Friday, April 10, 2009

Earth's Arctic freezer warming up

Stephen Leahy at IPS: The world is losing its northern freezer aAdd Images Arctic winter ice is in sharp decline, NASA scientists reported this week. Even with below average winter temperatures, Arctic ice is thinner and covers less area than it did a decade ago.

Arctic sea ice is the cooling mechanism for the global climate system. As it declines and the region warms - already three to five degrees Celsius warmer - then inevitably there are local, regional and hemispheric climate impacts. "We’ve already lost one third of the summer ice cover since the 1980s. There are already impacts from this," says Ron Kwok of NASA's Jet Propulsion Laboratory in Pasadena.

"A completely ice-free summer by 2013 is not impossible," Kwok said in a telephone news conference. "You would have been laughed out the room if you suggested this five years ago." The new study shows that the maximum extent of the 2008-2009 winter sea ice cover was the fifth-lowest since researchers began collecting such information 30 years ago. The past six years have produced the six lowest maximums in that record.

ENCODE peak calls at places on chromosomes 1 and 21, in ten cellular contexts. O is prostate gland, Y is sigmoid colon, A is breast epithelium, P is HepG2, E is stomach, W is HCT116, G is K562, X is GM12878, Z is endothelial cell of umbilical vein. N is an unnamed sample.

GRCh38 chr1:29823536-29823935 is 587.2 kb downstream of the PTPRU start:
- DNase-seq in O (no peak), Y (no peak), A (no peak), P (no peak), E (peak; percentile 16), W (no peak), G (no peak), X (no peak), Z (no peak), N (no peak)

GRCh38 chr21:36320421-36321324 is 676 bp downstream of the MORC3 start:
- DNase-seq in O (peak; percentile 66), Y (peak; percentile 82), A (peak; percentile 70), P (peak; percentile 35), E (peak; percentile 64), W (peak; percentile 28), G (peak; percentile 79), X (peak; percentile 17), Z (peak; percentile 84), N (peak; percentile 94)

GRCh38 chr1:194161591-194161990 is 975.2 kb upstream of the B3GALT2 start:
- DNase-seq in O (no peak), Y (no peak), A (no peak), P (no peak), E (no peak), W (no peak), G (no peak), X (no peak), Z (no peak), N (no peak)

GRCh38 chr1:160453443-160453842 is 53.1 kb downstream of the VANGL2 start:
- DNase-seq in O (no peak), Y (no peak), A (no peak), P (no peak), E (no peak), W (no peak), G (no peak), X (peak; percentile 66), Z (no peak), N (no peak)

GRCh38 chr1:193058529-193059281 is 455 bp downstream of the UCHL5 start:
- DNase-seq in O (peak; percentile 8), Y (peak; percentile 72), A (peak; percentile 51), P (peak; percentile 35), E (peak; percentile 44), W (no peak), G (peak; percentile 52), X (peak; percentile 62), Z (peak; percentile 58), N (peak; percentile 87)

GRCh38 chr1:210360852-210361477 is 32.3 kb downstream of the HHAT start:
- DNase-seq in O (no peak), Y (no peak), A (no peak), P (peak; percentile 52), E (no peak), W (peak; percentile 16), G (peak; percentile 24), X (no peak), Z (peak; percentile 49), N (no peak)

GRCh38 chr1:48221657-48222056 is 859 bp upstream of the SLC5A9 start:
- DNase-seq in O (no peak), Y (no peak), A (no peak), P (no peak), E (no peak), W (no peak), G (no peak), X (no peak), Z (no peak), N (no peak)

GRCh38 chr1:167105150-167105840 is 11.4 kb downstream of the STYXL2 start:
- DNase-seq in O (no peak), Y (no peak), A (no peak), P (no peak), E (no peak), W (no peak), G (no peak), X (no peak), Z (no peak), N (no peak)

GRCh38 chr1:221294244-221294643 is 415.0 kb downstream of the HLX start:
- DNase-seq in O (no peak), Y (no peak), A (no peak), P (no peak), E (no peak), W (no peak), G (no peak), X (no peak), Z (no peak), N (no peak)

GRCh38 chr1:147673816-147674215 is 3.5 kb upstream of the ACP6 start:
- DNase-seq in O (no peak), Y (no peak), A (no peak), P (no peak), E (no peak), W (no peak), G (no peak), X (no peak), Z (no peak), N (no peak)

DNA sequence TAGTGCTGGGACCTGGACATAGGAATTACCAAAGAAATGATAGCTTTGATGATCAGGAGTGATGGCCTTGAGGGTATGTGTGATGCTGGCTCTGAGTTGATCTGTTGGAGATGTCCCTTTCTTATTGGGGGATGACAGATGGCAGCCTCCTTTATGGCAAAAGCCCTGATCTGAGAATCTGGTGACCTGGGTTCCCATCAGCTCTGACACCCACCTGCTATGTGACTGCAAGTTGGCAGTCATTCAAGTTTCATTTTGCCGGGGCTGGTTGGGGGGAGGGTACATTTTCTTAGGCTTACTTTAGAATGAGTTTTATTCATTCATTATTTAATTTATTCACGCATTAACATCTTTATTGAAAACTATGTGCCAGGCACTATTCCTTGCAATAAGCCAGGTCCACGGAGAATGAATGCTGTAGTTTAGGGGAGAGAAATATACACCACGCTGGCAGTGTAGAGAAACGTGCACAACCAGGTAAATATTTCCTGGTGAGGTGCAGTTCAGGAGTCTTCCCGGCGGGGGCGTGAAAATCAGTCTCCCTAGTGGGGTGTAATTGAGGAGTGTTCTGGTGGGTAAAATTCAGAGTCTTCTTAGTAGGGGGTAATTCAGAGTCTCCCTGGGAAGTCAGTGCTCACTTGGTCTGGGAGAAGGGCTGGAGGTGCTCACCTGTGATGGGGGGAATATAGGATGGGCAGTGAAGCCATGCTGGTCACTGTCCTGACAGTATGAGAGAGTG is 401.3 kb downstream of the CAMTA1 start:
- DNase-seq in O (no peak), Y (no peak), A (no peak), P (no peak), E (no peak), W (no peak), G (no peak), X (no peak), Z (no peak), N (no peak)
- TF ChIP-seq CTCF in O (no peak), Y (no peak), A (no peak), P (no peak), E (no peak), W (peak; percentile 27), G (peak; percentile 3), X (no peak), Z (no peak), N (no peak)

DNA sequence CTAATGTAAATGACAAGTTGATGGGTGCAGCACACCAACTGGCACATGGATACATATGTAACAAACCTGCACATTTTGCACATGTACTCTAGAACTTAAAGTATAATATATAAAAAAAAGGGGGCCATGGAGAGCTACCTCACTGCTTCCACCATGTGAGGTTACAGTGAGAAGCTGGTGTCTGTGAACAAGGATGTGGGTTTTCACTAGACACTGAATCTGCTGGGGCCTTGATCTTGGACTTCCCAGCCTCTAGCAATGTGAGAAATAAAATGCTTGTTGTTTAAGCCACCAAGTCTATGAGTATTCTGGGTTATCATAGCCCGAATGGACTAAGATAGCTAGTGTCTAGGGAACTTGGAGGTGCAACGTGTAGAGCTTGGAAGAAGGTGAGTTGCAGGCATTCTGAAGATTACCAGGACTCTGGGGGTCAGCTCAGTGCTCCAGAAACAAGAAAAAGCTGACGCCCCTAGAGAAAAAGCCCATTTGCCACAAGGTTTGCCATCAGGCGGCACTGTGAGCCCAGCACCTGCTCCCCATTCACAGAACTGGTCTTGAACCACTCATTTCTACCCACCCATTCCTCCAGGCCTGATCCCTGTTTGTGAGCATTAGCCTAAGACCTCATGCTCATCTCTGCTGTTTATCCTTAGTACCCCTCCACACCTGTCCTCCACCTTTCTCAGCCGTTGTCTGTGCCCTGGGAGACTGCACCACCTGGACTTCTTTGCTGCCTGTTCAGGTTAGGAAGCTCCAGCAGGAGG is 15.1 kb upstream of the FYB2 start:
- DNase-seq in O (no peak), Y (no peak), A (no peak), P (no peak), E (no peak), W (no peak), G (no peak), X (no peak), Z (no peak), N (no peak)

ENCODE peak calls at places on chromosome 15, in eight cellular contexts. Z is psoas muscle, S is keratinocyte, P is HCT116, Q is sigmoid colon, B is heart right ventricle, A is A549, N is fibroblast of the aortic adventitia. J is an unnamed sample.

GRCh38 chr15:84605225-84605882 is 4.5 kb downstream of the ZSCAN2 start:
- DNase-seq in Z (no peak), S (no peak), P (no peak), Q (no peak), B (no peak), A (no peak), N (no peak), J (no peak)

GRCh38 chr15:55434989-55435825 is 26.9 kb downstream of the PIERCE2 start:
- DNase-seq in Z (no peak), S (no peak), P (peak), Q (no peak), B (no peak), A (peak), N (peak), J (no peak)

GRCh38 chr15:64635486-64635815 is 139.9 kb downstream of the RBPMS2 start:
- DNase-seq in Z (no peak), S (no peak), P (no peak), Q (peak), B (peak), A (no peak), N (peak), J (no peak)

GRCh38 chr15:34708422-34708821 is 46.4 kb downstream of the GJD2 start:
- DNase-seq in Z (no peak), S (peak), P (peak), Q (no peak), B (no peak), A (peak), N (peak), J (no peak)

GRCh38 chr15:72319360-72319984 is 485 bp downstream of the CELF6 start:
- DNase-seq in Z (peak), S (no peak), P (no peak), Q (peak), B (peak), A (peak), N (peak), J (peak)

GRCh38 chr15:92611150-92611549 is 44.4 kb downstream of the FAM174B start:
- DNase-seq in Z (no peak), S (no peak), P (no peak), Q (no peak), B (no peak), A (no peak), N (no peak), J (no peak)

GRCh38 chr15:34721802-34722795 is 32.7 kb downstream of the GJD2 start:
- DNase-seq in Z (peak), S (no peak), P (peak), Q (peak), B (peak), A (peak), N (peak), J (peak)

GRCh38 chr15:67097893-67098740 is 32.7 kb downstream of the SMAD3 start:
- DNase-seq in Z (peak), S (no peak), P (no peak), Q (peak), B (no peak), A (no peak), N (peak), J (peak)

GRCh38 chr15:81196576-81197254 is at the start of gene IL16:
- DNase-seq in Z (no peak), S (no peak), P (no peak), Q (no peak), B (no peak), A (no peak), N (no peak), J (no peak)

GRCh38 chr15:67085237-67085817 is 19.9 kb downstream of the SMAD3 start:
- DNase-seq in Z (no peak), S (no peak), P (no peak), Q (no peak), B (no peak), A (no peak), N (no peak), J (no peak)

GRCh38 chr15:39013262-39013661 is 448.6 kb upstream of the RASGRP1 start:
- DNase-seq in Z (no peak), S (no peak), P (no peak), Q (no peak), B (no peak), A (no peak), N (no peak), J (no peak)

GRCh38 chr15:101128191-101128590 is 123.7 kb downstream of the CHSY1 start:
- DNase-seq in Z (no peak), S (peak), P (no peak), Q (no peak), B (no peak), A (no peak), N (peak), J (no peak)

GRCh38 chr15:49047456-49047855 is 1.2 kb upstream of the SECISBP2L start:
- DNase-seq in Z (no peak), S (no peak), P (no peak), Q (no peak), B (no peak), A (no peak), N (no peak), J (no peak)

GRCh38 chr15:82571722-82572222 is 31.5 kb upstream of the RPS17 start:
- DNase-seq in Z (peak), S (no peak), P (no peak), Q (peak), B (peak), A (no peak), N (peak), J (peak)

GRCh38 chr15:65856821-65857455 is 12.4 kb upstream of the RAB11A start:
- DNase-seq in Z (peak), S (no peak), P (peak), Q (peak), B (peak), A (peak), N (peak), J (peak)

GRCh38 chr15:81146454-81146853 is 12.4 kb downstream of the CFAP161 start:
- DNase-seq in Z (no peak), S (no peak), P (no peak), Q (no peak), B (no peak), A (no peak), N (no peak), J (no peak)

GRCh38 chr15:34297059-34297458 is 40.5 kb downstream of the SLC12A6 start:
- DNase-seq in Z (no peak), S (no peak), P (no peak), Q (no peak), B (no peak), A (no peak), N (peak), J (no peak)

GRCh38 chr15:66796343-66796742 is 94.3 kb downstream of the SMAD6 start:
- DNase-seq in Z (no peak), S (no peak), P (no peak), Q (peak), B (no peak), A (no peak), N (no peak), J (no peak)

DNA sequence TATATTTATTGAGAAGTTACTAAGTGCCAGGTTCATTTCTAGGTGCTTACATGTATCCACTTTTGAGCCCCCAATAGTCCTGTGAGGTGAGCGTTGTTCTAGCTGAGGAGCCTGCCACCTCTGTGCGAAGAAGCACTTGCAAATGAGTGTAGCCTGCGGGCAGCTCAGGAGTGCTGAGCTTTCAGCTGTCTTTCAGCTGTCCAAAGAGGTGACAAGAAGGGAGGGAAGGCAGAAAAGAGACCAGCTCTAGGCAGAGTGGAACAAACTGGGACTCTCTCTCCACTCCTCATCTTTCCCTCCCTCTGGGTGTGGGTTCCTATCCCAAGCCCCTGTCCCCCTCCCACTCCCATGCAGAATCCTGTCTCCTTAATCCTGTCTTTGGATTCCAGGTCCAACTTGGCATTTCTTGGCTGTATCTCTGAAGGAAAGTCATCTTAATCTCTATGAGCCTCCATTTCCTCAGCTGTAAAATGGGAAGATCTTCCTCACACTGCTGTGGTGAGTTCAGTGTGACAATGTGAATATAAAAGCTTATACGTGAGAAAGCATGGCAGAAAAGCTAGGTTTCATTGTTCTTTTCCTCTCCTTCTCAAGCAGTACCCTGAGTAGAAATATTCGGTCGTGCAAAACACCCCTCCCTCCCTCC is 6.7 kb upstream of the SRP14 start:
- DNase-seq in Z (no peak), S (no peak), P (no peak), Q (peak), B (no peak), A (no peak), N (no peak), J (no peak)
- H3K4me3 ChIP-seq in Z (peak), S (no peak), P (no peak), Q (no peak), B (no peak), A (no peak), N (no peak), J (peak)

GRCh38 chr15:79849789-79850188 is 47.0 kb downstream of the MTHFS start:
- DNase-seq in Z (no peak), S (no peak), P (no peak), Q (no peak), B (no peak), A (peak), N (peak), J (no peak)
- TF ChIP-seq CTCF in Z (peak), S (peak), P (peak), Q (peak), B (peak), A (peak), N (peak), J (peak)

More stunning, and indicative of the rapid warming of the region, is the decline in the thick, hard-to-melt multi-year ice, says Walter Meier, research scientist at the National Snow and Ice Data Centre in Boulder, Colorado. Multiyear ice is ice that is two or more years old and therefore doesn't melt in the summer. "Less than 10 percent is multiyear now. It used to be 30 percent in 1981," Meier said at the news conference.

Polar amplification is the reason why climate change is warming the Arctic far faster than anywhere else. A combination of processes and feedbacks in the region have resulted a three to five degree Celsius warming already. In 50 to 100 years time if average global temperature rises three degrees Celsius, the Arctic freezer will be a hothouse - at least 10 degrees Celsius warmer.

"The polar cryosphere has long existed as a buffer against [global] climate warming to an extent," Dick Peltier, Director of the Centre for Global Change Science at the University of Toronto, told IPS. …."It's a bit like a flywheel now able to turn with reckless abandon."

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